Westman now argues that this rejection was a grievous mistake, because abolishing a scale of measurement and making everything completely relative might have enabled a different theory of gravity, possibly one that meshed with quantum mechanics and had no need to invoke the notion of dark matter at all. To determine whether a Weyl-inspired theory of the universe could explain away the need for dark matter, physicists will have to put it to the test and see if it produces a universe that looks like ours. Westman thinks it could. A theory that reproduces reality without dark matter would be much more beautiful than one with dark matter, Westman says, because we cannot make predictions based on the properties of an undetectable particle; we can only infer what dark matter must be like in order to have created the configurations we observe.

Many observational astronomers counter that the evidence for dark matter is now so strong that it will take more than a new theory of gravity to disprove it. Only more research, Westman responds, will enfranchise dark matter or cast it from the fold. The ultimate evidence would be direct confirmation of dark-matter particles by one of the specialized detectors created to seek them out.

Barbour’s Machian approach could also help disprove the reality of the other dark mystery of modern cosmology, dark energy. Despite its name, dark energy is better thought of as a repulsive force that pushes galaxies apart from each other. It was first widely invoked by cosmologists in 1998 to explain why the expansion of the universe seems to be speeding up, a finding that won the Nobel Prize in Physics last year. (See the DISCOVER Interview with Saul Perlmutter, one of last year's physics Nobelists.)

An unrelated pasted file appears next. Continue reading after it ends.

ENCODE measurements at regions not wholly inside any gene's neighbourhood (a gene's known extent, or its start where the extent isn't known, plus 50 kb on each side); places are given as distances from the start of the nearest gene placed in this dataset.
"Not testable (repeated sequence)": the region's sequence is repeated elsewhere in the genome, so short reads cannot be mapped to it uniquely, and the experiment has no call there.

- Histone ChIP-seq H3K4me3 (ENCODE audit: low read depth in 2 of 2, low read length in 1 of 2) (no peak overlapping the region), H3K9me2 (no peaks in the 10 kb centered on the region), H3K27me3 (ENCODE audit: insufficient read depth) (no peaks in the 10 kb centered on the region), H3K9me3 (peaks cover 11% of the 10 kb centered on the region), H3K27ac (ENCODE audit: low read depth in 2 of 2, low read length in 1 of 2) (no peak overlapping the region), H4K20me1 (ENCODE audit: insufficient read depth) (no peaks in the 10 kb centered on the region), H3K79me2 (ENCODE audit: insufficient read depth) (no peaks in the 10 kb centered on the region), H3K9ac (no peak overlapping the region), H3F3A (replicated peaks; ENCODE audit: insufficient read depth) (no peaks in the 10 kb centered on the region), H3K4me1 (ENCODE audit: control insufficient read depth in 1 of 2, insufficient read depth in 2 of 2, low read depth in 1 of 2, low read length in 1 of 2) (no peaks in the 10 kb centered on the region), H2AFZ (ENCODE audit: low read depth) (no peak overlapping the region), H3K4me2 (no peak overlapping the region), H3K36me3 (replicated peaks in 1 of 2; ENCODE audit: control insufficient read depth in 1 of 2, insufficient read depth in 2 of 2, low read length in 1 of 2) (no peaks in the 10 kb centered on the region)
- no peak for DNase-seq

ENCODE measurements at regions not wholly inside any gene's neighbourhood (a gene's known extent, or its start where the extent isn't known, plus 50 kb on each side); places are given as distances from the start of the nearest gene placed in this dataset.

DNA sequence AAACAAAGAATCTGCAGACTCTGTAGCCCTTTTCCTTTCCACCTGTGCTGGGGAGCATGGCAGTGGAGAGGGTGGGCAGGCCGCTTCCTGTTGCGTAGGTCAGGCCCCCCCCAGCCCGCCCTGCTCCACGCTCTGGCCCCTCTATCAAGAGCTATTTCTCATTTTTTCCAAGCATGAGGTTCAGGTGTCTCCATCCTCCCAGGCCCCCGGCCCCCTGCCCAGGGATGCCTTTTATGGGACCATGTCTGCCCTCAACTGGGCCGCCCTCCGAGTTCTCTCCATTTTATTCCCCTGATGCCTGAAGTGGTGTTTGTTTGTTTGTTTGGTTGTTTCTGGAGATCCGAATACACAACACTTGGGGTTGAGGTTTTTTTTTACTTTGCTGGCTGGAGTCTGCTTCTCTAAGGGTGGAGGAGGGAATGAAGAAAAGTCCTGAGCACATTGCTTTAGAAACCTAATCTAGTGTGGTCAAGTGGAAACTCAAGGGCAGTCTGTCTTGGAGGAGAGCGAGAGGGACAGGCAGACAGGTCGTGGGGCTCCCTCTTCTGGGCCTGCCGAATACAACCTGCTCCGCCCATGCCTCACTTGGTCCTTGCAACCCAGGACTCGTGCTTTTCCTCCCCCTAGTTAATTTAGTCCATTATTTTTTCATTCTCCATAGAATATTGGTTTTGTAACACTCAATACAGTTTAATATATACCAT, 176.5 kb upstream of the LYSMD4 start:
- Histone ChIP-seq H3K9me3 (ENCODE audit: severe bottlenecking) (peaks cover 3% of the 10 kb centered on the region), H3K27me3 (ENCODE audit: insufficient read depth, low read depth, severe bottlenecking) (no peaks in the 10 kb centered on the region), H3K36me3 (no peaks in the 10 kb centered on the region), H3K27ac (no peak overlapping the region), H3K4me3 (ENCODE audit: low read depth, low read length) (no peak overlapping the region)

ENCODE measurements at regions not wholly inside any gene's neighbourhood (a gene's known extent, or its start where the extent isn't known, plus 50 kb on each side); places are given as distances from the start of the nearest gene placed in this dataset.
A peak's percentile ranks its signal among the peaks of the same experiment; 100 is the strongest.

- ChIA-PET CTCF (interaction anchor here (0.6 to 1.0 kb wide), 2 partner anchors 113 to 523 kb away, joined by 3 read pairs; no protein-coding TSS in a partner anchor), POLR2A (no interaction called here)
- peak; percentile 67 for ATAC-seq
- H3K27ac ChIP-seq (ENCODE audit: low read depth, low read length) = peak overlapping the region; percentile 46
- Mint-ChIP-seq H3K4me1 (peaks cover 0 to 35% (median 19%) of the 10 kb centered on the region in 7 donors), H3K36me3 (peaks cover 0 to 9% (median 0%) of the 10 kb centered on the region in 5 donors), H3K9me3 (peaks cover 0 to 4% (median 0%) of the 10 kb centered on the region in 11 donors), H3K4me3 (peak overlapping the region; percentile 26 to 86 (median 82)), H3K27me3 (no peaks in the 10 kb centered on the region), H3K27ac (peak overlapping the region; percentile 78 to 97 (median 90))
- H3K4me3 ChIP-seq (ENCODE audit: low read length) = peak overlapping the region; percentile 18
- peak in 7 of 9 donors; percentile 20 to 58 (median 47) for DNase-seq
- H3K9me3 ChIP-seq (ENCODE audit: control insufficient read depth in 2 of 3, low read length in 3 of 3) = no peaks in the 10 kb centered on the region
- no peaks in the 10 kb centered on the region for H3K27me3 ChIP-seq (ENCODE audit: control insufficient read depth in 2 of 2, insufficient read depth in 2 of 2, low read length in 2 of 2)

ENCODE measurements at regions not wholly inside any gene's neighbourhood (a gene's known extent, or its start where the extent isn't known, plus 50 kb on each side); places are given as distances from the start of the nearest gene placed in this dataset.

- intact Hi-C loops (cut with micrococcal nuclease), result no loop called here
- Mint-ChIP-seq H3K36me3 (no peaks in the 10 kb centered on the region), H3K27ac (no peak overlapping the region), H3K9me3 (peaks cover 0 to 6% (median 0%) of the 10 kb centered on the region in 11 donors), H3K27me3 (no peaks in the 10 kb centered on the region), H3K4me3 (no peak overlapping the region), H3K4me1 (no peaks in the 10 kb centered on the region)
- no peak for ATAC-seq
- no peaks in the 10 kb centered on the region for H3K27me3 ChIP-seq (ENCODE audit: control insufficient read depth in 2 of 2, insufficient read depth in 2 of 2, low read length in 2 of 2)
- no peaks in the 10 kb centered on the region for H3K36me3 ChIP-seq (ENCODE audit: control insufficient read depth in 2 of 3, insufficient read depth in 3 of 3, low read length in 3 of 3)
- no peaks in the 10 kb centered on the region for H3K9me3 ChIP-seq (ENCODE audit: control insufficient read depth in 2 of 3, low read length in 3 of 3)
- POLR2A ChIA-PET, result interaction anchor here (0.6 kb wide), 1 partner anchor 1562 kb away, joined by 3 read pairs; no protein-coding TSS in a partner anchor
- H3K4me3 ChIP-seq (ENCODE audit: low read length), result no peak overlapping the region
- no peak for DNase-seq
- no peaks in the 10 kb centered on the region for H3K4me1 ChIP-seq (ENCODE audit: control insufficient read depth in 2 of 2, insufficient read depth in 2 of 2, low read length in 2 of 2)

David Wiltshire, a physicist at the University of Canterbury in New Zealand and a visitor to Barbour’s College Farm, thinks the reason dark energy is so mysterious is that it is an illusion. Wiltshire’s argument is that most physicists essentially ignore one of the major principles at the heart of general relativity: that clocks in different parts of the universe can run at different rates. Einstein held that there is no such thing as universal time and that matter affects the rate at which clocks tick, such that time slows near massive objects. Accordingly, Wiltshire notes, the flow of time near galaxies could be slower than the flow of time in empty space. “In a truly relativistic view, the age of the universe differs from place to place,” he says. “In empty space, over 18 billion years have elapsed since the Big Bang, but within galaxies only about 15 billion years have passed.” (Because Wiltshire starts from a separate set of physical assumptions, his numbers are different from the now canonical 13.7 billion years for the age of the universe.)

By ignoring those nuances, Wiltshire claims, cosmologists have misinterpreted the positions of the distant supernova explosions used to determine how quickly the universe is expanding. Light from a supernova travels to Earth’s telescopes after passing through both patches of empty space (where the universe expands more rapidly) and through intervening galaxies filled with matter (where the expansion slows). As a result, Wiltshire says, cosmologists expect supernovas to be closer than they appear, creating the illusion that the expansion of the universe is speeding up. Supernova measurements are the key evidence for dark energy. But Wiltshire thinks physicists may have been chasing shadows rather than zeroing in on reality for years.

Perhaps the most far-reaching aspect of Barbour’s view of gravity is that it could reconcile general relativity and quantum mechanics, the physics of the subatomic realm, marking a major step toward the long-sought theory of everything. This incompatibility tortured Einstein in his later years and has flummoxed physicists ever since. The crux of the problem is that the quantum realm of the extremely small is defined by uncertainty. Before observing a subatomic particle, there is fundamentally no way of predicting exactly where you will find it when you measure it. Quantum equations describe only the probability of finding a particle in a certain place. This fuzziness is not due to poor measurement; it is an intrinsic property of particles on the quantum scale. In many, many experiments, quantum particles, when measured, turn up in various locations with the same frequencies as predicted by their probabilistic equations.